(b. ca. 1480, Regensburg, d. 1538, Regensburg)
Rest on the Flight into Egypt1510
Oil on panel, 57 x 38 cm
Staatliche Museen, Berlin
The Virgin is shown resting in a throne-like chair by a richly ornate Renaissance fountain, while Joseph proffers a basket of cherries. Several angels are playing in and around the basin of the fountain, and the child Jesus tries to reach into the water. The fountain-pillar is lavishly decorated with sculpture. The significance of the group of figures at the top - a bearded man with a boy shooting an arrow - is not clear, but appears to relate to ancient mythology. Beyond the fountain the wooded shores of a lake stretch far into the distance. The rocks are crowded with gateways, fortified roads and towers, houses with pointed gables, ruins and decaying roofs - all so intricately interwoven with trees and foliage that it is difficult to detect the relationship of any one building to the other.
The element of fantasy, which so dominates the landscape, is also apparent in the fountain, in which the figures seem to be drawn both from reality and from the artist's imagination. There is no prototype or parallel in Altdorfer's time for the bizarre appearance of the fountain. The painter's artistic invention was sin this case at least a generation ahead of his time.
At the foot of the fountain is a stone tablet bearing the Latin inscription: 'Albertus Aldorfer pictor Ratisponensis in salutem animae hoc tibi munus diva maria sacravit corde fideli 1510 AA' ('Albrecht Altdorfer, painter from Regensburg, for the salvation of his soul dedicated this gift to thee, divine Mary, with a faithful heart');.this indicates a very personal confession on the part of the painter, his appeal to the Virgin Mary. The dedication must also be taken as an explanation of the central feature of the picture, the fountain, which - though symbolic of a heathen place - is nonetheless the water of life for the Holy Family. The motif recalls the legend, according to which a spring appeared from the earth when the Holy Family in its flight sought a place to rest. A few years earlier Cranach had treated the same theme;this fact establishes a singular bond between the two paintings.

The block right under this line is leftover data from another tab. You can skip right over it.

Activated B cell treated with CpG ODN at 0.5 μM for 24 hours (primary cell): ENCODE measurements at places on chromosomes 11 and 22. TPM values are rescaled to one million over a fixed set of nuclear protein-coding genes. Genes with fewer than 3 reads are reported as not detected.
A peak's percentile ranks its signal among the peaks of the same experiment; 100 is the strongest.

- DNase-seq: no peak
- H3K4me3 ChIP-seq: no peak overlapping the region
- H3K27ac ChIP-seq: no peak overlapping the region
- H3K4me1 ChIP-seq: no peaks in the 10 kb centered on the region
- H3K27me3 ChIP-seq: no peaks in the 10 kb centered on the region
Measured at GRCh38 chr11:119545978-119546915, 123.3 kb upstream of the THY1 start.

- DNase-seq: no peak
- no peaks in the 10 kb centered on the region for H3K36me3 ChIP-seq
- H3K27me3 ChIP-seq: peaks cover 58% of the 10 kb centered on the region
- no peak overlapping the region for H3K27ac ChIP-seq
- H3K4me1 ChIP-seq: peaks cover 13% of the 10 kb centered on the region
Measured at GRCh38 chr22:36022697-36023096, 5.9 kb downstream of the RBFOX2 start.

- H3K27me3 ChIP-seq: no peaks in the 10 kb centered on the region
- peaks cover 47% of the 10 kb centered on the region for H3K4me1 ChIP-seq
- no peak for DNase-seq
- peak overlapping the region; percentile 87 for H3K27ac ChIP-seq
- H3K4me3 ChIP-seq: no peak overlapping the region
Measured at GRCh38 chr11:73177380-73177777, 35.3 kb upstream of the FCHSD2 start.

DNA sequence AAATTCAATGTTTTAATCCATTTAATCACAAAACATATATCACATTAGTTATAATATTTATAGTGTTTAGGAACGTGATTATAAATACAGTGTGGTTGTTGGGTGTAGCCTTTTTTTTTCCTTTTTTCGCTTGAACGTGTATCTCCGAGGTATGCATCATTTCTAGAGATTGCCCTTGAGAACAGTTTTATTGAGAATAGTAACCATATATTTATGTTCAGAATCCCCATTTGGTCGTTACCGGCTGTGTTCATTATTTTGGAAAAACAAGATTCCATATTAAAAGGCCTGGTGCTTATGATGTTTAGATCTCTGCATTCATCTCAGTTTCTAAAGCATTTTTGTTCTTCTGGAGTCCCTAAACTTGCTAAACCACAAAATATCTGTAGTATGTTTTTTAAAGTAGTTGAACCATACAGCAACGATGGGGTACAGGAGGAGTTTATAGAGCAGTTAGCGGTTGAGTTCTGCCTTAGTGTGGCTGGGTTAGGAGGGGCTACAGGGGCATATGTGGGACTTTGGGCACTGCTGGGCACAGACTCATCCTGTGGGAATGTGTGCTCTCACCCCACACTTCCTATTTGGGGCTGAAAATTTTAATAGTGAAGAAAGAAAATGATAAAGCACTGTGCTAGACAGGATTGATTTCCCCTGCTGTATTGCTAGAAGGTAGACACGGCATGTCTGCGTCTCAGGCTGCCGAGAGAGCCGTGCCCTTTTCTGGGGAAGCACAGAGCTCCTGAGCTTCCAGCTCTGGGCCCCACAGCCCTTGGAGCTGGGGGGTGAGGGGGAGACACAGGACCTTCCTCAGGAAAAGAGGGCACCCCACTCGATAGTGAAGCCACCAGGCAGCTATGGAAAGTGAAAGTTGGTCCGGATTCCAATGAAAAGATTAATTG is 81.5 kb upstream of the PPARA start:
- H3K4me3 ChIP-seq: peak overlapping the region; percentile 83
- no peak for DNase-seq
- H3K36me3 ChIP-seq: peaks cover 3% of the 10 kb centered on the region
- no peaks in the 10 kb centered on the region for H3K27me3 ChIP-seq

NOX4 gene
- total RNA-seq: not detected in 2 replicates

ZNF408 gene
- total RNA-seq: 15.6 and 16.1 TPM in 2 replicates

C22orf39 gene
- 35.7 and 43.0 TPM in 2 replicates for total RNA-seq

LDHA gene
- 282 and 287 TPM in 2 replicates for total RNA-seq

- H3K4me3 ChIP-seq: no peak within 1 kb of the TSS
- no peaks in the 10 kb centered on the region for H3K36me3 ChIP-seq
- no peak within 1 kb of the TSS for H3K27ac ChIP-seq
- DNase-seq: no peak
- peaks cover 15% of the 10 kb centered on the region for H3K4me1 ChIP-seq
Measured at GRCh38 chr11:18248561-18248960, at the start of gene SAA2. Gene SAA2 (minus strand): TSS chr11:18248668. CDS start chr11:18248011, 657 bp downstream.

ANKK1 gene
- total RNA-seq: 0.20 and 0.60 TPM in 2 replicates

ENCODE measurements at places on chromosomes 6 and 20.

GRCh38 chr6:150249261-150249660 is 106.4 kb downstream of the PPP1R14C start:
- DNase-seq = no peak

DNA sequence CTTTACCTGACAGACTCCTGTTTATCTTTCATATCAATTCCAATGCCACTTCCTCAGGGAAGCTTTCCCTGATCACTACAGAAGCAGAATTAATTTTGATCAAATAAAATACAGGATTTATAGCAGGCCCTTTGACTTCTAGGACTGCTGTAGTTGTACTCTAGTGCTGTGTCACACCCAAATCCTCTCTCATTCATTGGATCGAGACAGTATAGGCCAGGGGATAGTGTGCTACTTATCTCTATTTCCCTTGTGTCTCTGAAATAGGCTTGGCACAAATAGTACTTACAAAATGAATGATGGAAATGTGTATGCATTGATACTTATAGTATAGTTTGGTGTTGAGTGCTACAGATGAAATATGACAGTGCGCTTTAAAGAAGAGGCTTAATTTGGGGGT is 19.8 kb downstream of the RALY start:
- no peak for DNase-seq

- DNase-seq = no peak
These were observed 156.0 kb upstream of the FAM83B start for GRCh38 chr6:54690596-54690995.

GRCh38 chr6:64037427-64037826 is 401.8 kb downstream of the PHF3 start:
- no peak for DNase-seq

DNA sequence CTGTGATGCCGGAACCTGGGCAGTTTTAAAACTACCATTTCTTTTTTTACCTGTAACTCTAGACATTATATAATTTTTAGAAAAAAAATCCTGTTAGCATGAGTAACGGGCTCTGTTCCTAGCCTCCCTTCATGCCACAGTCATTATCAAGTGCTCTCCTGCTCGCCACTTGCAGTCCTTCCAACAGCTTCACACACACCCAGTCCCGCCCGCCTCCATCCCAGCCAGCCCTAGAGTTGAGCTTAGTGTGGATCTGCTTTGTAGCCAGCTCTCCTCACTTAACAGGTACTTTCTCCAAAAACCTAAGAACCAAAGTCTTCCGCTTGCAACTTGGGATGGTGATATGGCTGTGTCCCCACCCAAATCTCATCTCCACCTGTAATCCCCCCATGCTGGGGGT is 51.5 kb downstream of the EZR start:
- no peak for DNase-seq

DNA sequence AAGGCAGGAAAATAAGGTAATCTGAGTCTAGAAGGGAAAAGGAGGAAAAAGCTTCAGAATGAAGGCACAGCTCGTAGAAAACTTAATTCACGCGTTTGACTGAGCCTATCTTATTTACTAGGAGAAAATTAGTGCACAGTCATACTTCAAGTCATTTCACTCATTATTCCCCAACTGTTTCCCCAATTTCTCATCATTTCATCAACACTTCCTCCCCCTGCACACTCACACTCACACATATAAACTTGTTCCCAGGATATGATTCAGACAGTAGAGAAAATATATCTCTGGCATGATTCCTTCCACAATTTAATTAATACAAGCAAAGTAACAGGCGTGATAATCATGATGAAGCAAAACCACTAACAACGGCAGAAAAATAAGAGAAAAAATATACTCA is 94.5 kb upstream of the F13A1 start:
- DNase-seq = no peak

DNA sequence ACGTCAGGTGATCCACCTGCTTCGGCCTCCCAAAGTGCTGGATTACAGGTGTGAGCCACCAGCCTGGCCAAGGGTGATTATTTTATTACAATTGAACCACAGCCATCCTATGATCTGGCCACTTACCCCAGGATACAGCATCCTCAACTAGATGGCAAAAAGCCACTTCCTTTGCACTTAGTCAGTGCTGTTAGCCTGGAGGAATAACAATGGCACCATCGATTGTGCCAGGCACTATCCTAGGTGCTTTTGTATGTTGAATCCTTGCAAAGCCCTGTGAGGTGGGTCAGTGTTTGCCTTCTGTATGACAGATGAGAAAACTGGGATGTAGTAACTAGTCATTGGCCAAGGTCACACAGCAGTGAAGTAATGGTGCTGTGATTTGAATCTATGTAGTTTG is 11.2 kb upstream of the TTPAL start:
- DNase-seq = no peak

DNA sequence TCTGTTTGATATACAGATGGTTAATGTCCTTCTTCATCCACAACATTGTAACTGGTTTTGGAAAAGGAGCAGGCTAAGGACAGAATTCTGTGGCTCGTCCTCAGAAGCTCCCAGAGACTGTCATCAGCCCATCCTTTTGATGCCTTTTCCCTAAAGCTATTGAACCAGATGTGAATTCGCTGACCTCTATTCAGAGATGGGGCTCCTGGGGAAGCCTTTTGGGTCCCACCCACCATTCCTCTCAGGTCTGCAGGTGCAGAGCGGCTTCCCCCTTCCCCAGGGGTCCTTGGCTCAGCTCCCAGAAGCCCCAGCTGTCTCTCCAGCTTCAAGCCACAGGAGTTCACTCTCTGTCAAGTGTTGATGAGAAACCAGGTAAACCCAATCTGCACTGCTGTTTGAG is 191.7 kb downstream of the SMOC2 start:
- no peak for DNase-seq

It is assumed that the landscape reproduces impressions from the country near Regensburg, and in particular the hamlets of Scheuchenberg, Lerchenhaube and Wörth, which are also recognizable in Altdorfer's Crucifixion in the gallery at Cassel. The painter settled in Regensburg in 1505 and twenty years later was appointed the city's master-builder. Most of his pictures point to a predilection for architecture and architectural décor. An example of this is the highly imaginitive construction of the fountain and - on another panel in Berlin painted somewhat later - the ruin in the darkness which serves as the setting for the birth of Christ.